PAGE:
Debugging a Program in the IDE

When you have successfully built your project, you're ready to debug it. Some debugging techniques that you might use include stepping through your code as it executes, stopping your program at various code points when specific conditions are met, and reviewing and changing your data.

The IDE supports the following types of debugging:

The IDE uses the GNU debugger (GDB), by translating each user action into a sequence of GDB commands, then processing the GDB output to show the current state of the program.

Note: The IDE updates the views in the Debug perspective when the program is suspended. But you should avoid editing your source at this time. Doing so causes the line numbering to become inaccurate because the debug information is tied directly to the source.

Target-side debugging utilities (qconn and pdebug)

The qconn utility provides support, such as system profiling information, to the IDE. When you debug your application, you should have qconn running on your target.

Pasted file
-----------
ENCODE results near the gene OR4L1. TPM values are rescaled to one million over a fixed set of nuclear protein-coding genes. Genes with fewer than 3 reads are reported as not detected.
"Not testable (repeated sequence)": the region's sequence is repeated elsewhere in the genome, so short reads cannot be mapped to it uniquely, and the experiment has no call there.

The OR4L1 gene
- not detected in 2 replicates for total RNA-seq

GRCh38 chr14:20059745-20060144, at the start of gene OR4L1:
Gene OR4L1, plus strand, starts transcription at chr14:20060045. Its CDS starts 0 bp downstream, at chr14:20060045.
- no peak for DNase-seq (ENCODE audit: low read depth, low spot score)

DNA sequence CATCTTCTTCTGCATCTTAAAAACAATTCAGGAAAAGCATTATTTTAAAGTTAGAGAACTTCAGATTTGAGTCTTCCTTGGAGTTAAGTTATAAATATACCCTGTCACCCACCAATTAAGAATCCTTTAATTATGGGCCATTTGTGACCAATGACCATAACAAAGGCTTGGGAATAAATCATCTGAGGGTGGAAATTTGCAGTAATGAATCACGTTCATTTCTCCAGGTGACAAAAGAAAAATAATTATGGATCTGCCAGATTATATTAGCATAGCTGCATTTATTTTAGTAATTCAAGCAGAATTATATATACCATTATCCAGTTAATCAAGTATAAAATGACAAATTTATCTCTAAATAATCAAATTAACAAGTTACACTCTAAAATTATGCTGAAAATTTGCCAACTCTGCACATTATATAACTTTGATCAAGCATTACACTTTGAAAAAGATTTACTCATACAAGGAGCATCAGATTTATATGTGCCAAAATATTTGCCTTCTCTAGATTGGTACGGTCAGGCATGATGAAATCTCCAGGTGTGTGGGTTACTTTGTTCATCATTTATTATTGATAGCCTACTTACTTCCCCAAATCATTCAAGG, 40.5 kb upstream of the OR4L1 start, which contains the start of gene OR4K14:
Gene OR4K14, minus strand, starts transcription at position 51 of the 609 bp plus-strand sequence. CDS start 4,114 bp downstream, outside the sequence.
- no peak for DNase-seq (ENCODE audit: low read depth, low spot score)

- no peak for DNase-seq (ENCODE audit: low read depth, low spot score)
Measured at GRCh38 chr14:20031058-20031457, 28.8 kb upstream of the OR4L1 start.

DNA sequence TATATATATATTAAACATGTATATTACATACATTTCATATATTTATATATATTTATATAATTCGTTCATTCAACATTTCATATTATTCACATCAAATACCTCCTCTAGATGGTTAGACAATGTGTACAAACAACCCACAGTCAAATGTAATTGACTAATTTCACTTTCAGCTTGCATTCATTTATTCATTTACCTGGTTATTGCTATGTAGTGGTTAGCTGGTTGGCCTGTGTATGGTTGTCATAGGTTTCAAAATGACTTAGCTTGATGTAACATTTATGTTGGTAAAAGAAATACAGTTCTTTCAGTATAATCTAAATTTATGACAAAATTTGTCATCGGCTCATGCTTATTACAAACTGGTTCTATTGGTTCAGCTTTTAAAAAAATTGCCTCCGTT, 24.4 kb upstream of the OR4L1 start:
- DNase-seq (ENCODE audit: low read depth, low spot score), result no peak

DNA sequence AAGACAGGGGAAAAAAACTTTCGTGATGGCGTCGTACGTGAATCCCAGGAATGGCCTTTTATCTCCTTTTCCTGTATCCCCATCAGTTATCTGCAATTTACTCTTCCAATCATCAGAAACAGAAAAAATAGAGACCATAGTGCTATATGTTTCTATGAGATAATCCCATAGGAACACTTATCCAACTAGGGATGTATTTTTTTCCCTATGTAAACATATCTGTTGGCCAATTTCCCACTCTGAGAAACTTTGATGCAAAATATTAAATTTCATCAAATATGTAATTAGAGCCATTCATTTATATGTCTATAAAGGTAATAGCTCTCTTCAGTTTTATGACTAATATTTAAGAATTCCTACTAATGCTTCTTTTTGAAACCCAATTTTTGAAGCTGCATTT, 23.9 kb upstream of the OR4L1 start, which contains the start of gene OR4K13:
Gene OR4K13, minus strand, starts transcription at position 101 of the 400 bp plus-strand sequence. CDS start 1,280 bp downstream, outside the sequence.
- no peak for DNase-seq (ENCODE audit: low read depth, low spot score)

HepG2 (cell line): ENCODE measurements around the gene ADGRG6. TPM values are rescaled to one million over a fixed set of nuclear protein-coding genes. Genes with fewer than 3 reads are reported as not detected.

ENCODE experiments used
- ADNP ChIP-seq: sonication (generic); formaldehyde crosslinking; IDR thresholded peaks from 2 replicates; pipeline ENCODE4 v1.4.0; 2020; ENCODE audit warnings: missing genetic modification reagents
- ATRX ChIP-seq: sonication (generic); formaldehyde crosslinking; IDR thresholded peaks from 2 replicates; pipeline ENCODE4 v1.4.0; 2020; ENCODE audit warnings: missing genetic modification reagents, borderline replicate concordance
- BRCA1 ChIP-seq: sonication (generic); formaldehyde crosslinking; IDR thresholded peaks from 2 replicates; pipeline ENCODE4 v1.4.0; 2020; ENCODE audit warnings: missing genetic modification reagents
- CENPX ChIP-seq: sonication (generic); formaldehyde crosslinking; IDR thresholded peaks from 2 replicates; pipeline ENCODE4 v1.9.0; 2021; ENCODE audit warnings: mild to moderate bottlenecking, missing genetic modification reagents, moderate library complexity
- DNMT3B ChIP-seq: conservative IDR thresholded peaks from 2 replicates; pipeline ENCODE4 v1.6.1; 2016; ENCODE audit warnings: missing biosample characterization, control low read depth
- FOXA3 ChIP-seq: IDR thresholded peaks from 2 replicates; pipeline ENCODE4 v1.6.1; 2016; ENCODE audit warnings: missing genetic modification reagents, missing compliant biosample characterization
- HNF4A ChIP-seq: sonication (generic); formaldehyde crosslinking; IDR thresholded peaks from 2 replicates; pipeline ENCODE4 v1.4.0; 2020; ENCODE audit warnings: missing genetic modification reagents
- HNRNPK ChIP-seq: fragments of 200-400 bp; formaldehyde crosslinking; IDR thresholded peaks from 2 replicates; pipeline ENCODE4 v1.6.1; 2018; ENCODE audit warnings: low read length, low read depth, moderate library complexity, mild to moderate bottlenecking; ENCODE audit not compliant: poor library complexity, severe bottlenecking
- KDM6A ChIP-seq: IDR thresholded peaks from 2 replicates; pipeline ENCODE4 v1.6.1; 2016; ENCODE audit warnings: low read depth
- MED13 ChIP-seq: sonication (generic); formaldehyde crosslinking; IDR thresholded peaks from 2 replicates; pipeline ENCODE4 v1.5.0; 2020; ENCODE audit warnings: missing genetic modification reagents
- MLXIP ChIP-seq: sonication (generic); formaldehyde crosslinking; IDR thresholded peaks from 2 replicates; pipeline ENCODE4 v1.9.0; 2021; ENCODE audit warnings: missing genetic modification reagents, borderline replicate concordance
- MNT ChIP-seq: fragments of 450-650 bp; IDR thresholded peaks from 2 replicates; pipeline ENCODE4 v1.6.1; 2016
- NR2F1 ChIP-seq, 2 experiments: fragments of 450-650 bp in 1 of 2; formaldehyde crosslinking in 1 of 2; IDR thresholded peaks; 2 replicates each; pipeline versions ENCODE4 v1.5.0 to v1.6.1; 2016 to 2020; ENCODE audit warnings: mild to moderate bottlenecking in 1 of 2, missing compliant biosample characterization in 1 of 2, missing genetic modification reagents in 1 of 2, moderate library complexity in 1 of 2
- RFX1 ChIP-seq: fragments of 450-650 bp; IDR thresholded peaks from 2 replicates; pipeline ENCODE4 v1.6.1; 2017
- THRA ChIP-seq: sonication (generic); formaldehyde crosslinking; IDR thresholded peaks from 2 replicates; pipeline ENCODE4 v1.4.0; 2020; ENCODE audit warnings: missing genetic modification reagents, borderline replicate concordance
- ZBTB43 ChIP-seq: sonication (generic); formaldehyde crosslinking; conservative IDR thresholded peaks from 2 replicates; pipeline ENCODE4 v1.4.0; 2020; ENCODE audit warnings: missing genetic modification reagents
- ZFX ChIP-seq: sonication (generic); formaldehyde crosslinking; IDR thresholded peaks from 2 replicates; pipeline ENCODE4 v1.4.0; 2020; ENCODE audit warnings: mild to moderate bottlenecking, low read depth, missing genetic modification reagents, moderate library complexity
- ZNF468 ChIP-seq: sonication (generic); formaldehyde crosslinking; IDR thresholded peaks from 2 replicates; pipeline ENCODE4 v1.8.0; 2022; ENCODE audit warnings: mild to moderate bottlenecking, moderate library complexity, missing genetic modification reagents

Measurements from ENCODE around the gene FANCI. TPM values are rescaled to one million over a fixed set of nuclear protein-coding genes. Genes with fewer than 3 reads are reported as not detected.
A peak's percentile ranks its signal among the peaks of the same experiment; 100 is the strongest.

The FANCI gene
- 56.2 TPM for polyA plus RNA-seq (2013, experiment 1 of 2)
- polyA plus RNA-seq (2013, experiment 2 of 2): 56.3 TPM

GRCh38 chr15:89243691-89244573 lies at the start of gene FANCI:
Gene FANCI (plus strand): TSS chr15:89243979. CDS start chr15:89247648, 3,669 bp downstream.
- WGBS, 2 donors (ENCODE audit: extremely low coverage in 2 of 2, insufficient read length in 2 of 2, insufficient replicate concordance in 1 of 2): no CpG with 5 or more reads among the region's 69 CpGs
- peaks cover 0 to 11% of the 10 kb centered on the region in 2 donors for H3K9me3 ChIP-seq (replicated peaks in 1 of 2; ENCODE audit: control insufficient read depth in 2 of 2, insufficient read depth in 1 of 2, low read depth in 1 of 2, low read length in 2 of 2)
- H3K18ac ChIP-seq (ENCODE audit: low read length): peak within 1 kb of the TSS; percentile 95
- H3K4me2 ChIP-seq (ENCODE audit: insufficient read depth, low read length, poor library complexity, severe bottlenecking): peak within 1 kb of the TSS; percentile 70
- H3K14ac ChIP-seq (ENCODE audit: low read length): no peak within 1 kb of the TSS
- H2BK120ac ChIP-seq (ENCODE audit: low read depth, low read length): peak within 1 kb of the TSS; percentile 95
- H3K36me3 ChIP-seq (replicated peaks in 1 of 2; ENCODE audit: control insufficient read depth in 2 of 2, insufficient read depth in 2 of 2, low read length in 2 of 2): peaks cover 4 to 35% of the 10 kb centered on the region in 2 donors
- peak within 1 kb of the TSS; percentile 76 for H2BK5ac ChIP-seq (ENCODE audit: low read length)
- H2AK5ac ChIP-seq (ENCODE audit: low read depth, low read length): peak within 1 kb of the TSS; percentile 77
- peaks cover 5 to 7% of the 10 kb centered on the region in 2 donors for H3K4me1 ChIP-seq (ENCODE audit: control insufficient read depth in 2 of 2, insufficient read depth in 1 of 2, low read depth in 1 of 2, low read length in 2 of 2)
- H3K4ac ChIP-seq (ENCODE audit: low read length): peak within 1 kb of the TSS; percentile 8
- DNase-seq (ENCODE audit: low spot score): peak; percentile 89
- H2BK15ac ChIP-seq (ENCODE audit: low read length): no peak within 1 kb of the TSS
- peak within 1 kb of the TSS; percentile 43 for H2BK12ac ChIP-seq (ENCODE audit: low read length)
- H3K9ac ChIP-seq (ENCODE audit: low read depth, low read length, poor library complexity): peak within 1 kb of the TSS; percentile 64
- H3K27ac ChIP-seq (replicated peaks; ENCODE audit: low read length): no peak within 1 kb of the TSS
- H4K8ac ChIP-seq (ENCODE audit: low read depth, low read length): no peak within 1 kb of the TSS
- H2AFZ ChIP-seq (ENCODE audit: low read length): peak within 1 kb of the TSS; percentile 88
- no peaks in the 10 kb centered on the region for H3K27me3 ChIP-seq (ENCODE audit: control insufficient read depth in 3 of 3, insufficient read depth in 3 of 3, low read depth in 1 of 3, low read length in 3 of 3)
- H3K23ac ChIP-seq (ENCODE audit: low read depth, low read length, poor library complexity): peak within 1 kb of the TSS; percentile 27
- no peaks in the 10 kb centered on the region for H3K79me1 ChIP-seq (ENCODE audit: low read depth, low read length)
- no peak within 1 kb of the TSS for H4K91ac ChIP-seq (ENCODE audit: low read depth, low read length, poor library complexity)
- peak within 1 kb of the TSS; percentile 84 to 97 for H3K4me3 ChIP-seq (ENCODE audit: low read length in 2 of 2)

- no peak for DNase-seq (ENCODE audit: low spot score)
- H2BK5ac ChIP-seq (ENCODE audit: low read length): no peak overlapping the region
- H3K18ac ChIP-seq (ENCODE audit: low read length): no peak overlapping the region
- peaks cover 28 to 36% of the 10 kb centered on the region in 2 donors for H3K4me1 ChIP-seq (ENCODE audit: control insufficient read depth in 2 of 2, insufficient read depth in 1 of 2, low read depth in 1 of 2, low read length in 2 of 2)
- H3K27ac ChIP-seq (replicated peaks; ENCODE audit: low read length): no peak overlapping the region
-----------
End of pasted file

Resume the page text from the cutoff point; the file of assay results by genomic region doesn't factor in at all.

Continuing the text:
Don't run qconn in a production setting as part of the normal system setup. The qconn utility is insecure because it doesn't validate users and always runs as root, which lets users download and execute arbitrary code on the target. You can use the utility temporarily in a development setting, by accessing the target machine through Telnet or SSH and starting qconn manually. Or, you can secure the traffic using SSH, as explained in "Securing qconn".

The pdebug utility acts as the interface between GDB and the process being debugged. Typically, qconn starts pdebug as needed. This latter utility requires pseudo-terminals (ptys and hence, devc-pty) as well as a command shell (e.g., ksh) to be running on the target system.

To use the Debug perspective, you must use debug variants of executables. For instructions on building these executable variants, see Building an executable for debugging.

Lazy binding

By default, lazy binding—the process by which symbol resolution isn't done until a symbol is used—is disabled (pdebug sets LD_BIND_NOW to 1). You can prevent pdebug from setting LD_BIND_NOW by specifying the -l ("el") option. This way, you'll see a different backtrace for the first function call into the shared object as the runtime linker resolves the symbol. For more information about lazy binding, see the Compiling and Debugging chapter in the QNX Neutrino Programmer's Guide.